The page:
Today I took a group on our monthly free medicine walk. I’m going to confess here and now that the last thing I wanted to do this morning was head out to a local park and spend an hour walking in the cold. But because a couple people had already registered and I can often expect a few to show up last minute, I couldn’t let them down. I dutifully hauled myself out of bed and out into a chilly October day.
These walks are as much for me as they are for others. Constant farm work has caused me to fall out of the habit of weekly “church.” I desperately wanted to set aside time to be thankful and reverent—time to feed my spirit. For me, that is time in nature. Not the time I usually spend where I have my own agenda, but time when I am open to what spirit has to say to me.
So this morning, I started walking with a grudging heart. We walked across an open field until we reached the shelter of trees. On the way, I pointed out the dried husks of teasel and a surprise last red clover flower in the meadow. We watched a couple birds arguing over the seed head of one of our native flowers. With one on the top, the stalk remained aloft. As soon as the second bird jumped on, the stalk drooped to the ground, they chattered at each other, and one flew up to a tree to rethink its strategy. I began to let go of my resentment.
As soon as we walked under the shelter of the first few trees, my whole being shifted to feel the forest. The ground as far as the eye could see was littered with gold. The trees seemed to be lit from underneath. The glow of these leaves revealed the bones of the trees that are beginning to be unveiled in the coming winter. Here and there were trees no longer sending food and water to their canopies. They were beautiful in their decay. Honestly, they were the most beautiful of the trees that we encountered today.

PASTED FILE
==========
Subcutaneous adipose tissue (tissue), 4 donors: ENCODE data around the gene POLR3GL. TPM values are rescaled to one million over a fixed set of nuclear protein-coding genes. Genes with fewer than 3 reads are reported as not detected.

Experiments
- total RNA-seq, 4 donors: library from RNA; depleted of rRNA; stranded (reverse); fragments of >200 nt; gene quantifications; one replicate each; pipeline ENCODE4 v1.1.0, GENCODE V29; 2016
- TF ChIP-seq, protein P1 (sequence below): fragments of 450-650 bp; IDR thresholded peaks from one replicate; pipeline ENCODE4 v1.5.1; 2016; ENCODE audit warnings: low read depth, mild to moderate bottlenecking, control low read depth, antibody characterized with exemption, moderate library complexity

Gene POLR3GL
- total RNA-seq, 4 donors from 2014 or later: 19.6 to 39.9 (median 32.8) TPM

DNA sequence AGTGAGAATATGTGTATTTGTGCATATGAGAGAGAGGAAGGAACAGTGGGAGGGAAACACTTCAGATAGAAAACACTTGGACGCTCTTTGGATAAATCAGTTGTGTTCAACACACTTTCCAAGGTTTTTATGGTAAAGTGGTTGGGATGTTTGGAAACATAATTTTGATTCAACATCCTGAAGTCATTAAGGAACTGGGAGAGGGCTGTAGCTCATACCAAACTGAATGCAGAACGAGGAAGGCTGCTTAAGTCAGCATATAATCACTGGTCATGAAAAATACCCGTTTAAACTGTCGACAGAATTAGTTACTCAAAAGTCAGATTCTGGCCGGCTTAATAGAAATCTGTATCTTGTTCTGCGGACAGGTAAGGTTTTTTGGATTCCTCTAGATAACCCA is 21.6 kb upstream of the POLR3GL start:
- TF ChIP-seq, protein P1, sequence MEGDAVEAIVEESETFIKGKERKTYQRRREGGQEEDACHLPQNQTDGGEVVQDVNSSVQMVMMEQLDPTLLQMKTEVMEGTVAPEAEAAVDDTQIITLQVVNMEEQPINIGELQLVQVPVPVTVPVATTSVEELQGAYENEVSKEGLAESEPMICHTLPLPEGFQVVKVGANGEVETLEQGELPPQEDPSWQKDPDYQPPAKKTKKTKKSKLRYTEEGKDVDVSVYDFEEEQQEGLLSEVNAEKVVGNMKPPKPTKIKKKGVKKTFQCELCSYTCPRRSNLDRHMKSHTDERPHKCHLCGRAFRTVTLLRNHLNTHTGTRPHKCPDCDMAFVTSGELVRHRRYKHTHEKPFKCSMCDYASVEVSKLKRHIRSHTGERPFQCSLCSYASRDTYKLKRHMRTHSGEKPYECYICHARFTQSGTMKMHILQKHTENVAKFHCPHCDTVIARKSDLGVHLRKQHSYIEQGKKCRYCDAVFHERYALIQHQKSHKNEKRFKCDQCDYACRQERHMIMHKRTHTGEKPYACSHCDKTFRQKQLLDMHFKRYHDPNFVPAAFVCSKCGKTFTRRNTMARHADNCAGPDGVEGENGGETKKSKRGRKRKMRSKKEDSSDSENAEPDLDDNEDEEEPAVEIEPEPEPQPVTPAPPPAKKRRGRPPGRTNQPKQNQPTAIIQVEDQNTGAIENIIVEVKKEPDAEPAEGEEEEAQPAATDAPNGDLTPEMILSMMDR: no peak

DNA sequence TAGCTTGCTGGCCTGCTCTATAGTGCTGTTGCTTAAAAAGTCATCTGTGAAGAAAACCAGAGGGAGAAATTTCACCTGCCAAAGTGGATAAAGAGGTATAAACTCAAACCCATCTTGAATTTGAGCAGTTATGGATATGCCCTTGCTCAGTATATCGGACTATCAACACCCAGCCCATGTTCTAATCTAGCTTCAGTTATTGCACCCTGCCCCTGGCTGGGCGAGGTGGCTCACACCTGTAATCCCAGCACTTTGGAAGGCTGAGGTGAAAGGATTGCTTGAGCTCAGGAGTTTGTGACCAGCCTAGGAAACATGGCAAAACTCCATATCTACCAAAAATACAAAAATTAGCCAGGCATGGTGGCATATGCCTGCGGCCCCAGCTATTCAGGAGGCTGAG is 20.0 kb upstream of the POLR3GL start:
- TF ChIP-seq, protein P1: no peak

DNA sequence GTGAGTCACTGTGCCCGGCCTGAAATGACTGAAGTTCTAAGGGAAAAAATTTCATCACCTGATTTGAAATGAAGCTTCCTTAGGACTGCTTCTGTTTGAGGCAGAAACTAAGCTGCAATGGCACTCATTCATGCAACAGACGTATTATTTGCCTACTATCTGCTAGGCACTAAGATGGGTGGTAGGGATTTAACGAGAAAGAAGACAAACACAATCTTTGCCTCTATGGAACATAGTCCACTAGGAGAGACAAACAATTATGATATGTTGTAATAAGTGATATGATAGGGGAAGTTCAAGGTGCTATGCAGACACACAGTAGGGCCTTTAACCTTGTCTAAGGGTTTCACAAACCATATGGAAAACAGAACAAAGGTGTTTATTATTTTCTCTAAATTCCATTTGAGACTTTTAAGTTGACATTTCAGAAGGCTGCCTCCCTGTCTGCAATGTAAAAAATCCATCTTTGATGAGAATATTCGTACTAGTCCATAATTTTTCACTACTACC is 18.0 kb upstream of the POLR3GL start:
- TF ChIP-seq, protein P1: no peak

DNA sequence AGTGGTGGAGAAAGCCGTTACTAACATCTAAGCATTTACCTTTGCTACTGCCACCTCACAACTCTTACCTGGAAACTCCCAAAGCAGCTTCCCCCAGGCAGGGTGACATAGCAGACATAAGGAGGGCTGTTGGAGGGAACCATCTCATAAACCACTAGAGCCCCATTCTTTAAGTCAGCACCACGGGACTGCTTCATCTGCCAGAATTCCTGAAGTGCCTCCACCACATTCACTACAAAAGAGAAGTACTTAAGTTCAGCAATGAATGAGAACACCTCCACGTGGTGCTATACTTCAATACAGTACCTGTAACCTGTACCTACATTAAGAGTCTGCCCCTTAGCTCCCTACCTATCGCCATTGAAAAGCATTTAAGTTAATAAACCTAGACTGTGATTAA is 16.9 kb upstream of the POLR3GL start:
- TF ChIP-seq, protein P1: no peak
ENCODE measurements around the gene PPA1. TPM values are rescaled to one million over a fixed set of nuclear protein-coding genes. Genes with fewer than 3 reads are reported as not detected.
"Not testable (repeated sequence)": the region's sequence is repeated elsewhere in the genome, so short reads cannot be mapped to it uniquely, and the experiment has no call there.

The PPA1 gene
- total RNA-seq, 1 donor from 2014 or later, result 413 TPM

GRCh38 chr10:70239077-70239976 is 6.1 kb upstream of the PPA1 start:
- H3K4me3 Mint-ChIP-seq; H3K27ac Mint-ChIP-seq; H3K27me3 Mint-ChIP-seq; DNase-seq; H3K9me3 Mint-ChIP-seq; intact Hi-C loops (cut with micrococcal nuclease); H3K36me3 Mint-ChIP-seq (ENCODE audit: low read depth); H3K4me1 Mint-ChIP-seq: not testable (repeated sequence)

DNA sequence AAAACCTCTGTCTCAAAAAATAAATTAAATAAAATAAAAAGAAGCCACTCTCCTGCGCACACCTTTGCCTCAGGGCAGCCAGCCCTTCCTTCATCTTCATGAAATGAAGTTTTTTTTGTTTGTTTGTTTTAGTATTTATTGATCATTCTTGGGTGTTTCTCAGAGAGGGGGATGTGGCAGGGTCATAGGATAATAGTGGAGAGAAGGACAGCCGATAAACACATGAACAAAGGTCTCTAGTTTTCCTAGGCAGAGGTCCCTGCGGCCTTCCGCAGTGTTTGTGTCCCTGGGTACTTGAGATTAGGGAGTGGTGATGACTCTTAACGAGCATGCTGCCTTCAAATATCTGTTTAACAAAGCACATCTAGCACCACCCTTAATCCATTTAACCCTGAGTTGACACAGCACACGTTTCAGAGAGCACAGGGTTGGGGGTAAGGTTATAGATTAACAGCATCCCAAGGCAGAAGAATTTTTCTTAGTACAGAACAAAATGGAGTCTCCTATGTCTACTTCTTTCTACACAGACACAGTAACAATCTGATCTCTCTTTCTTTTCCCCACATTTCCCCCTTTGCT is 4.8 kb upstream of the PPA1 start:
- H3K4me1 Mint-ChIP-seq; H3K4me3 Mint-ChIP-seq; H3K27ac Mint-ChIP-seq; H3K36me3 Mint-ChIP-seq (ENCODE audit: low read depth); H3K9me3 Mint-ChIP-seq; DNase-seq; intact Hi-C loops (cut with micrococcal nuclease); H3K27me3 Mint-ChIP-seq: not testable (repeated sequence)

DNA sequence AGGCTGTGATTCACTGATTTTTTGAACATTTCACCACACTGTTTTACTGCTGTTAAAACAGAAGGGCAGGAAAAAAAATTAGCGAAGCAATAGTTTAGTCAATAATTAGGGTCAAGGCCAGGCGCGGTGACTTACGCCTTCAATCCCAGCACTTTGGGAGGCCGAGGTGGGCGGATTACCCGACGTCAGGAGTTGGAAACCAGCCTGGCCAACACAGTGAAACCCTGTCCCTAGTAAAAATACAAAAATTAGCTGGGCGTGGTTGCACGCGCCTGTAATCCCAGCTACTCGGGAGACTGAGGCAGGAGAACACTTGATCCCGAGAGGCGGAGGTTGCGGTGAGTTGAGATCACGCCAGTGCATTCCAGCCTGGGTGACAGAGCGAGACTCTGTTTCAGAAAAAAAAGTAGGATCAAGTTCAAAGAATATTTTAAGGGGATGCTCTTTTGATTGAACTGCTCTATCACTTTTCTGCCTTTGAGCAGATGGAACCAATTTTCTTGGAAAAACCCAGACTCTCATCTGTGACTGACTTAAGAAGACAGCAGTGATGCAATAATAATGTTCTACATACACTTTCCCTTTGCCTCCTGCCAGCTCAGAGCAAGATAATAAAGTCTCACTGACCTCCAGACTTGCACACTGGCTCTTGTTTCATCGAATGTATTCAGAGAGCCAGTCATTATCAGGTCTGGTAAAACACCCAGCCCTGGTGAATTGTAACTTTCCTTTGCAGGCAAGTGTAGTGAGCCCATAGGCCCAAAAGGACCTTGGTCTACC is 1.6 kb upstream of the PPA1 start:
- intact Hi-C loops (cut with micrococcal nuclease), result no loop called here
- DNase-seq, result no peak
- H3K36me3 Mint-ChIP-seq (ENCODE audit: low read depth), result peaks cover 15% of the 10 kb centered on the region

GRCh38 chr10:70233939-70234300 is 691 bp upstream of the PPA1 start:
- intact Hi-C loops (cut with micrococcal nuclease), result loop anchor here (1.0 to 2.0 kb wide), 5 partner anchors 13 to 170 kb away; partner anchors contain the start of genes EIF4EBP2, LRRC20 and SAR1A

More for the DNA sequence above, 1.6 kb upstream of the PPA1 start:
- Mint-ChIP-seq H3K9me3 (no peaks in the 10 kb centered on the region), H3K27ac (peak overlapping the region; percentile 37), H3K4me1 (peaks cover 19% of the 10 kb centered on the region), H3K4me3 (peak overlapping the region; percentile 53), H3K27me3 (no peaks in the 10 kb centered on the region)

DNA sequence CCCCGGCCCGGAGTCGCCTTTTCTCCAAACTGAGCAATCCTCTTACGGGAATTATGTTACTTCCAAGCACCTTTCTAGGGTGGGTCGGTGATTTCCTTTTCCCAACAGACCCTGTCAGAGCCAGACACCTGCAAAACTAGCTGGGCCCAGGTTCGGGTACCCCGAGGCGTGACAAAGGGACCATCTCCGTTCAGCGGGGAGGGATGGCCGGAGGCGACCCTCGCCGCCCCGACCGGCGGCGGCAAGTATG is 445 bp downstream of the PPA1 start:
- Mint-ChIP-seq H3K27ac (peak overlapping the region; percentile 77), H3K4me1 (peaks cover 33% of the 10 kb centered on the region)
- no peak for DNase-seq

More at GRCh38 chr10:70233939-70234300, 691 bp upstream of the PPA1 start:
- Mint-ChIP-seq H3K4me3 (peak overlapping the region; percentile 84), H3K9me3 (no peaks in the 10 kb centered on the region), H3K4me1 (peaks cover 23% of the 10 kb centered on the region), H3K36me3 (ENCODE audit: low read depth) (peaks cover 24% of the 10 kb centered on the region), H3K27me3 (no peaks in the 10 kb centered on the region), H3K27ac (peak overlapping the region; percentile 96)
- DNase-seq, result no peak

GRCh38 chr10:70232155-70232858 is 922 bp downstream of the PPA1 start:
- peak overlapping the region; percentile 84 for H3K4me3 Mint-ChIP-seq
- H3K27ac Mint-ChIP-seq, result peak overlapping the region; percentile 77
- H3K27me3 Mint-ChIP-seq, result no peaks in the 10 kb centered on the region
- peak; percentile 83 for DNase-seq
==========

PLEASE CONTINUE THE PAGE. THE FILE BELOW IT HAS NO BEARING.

During this time, I was reminded of the emerald ash borer and the loss of our ash trees. I began to talk about this from a different perspective to those who had gathered. It’s sad to lose these trees—they’re one of my most favorite and I lost the one next to my deck just this year. From a myopic human view, the tree loss is tragedy, as we could potentially lose an entire species. The thought is inconceivable and makes us feel helpless. However, as we look across a forest community, we see that the dead trees continue to support the living in a way that we are only coming now to understand.
These dead sentinels fuel the interconnected life of the entire forest through the soil at their feet. They’re host to myriad unseen fungal relationships that create communication and nourish the possibility of new growth. It’s perhaps an important model for the humans walking by who have lost the ability to connect and to see beauty and purpose in death.
We have to see that there is a greater purpose at work, even in the loss of an entire species. When we lose sight of that, we become overly anxious about things that are beyond our control. I certainly don’t mean to argue that humans shouldn’t try to fix the damage when it’s us that has caused problems, but sometimes cycles beyond our understanding take place in the Earth’s forests at large that are for the better of all organisms involved.
There is beauty in the ending of a cycle, in the ending of a life and in the ending of a relationship. We just have to learn to look for the possibilities of new growth.